Want to learn more?
We pride ourselves on using the latest, scientifically proven technologies so that we can obtain and maintain optimal oral health for our patients. The word “laser” is an acronym for “Light Amplification by Stimulated Emission of Radiation” and, within the world of dentistry, lasers are used for a variety of procedures and therapies. Simply put, this means that light from a particular crystalline source is stimulated electronically and by the use of mirrors to high energy levels, which can penetrate living tissue. Specific lasers with different light emitting capabilities can be used in dentistry — some on hard tissues and others for soft tissues like gum and oral mucous (skin) membranes within the mouth. Uses include diagnosing cavities, others for removing diseased gum tissues, for example. But best of all, lasers are minimally invasive and can result in less tissue removal, less bleeding, and less discomfort for patients after surgery. For example, using a laser, allows preparation of smaller cavities for fillings by vaporizing away tooth decay often without any anesthesia (numbing of the teeth) or a drill.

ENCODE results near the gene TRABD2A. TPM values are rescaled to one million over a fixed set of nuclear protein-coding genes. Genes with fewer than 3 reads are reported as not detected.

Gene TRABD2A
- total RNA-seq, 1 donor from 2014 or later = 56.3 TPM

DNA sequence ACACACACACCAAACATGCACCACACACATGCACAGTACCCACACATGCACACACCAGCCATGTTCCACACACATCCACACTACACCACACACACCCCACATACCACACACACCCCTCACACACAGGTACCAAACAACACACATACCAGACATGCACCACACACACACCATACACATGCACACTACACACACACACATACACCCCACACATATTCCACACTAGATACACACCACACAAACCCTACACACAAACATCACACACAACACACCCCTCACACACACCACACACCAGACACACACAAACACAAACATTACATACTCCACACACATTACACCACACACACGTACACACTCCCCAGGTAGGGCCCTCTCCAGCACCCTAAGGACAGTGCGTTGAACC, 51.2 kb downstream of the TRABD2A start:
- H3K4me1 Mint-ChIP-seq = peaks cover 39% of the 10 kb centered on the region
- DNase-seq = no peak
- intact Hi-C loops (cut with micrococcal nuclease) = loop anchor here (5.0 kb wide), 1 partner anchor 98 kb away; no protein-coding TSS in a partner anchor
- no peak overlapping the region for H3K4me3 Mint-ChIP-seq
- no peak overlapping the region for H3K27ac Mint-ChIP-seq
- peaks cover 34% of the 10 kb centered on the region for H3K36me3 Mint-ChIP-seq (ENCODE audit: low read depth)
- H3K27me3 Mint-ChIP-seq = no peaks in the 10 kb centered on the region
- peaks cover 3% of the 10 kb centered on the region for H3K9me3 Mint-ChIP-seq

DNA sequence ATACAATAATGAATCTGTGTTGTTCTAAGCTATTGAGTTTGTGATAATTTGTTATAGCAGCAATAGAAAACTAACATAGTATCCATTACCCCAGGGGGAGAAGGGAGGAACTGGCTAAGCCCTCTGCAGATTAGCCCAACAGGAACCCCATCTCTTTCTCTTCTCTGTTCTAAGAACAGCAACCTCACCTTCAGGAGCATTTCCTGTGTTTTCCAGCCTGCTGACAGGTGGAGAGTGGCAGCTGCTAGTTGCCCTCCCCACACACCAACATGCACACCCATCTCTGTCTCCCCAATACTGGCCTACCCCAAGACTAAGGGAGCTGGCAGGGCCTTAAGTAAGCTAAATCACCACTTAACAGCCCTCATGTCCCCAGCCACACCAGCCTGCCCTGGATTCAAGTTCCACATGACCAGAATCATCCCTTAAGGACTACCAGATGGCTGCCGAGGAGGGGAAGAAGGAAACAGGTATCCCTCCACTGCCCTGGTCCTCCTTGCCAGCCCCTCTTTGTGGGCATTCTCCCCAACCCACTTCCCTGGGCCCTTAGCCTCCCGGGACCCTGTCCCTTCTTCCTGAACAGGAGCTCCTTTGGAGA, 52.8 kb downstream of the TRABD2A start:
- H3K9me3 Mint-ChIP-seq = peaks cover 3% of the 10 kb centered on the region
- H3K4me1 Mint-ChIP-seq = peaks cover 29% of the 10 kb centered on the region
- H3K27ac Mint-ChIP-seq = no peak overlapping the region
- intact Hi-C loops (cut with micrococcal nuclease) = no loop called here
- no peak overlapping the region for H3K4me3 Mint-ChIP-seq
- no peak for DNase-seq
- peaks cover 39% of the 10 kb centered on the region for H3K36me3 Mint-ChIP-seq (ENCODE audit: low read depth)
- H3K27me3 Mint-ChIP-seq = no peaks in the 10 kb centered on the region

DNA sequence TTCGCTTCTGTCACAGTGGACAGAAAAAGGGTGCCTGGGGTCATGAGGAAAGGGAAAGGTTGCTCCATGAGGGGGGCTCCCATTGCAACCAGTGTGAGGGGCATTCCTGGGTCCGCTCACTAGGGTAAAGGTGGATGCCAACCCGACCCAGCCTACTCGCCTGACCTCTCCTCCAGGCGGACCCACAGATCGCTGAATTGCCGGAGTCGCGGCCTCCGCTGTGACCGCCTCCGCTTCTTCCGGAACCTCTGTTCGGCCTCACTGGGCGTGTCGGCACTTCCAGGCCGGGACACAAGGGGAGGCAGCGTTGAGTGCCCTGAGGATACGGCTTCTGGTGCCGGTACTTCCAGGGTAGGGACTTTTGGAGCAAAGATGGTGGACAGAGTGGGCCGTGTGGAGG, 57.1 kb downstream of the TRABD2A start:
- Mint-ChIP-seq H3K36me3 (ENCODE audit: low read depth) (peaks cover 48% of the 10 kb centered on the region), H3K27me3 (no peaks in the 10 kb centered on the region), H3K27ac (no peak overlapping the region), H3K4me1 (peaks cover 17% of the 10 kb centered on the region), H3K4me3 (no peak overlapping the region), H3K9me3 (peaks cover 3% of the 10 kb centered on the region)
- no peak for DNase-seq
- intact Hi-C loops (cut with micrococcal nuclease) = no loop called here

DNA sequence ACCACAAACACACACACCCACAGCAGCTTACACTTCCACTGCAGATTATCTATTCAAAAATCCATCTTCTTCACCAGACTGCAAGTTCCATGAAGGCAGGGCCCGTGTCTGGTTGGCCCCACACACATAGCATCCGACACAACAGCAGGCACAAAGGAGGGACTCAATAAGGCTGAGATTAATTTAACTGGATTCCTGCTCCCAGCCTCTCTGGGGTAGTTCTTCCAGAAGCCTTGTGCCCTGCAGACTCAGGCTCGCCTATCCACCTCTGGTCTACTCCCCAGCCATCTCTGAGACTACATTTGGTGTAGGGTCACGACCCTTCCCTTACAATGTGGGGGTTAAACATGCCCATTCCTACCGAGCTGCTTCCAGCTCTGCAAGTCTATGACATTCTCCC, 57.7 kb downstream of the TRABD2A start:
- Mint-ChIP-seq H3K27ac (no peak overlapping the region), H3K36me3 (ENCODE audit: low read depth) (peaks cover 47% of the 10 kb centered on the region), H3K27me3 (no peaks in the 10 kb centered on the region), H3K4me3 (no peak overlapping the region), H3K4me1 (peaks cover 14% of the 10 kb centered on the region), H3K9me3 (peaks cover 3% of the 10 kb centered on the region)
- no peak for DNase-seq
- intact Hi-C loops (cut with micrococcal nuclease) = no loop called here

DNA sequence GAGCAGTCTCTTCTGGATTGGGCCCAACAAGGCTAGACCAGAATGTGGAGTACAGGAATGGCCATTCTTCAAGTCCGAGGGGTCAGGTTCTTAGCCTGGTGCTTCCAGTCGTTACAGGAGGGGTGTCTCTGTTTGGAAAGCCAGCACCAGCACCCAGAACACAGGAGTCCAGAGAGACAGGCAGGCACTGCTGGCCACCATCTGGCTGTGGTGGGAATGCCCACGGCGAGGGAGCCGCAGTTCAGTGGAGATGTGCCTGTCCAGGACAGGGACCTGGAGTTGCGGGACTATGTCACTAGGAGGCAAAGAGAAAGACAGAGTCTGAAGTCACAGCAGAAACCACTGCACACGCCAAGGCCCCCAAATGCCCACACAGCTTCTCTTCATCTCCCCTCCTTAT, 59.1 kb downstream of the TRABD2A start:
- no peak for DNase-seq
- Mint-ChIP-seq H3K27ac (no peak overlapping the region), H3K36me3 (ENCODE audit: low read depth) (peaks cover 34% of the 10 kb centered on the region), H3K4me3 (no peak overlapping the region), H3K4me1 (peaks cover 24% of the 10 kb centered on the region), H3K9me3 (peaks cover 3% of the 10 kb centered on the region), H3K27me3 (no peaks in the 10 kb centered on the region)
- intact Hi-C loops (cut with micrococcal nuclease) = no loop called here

While lasers have been effective (and safe) tools for healthcare professionals in the medical field for years, did you know that they are fast becoming a vital tool in the field of dentistry for diagnosing dental disease? Lasers, named from “Light Amplification by Stimulated Emission of Radiation,” are beams of light that are of a single color and wavelength. They also have the unique ability to help dental professionals detect disease in much earlier stages than they have ever before.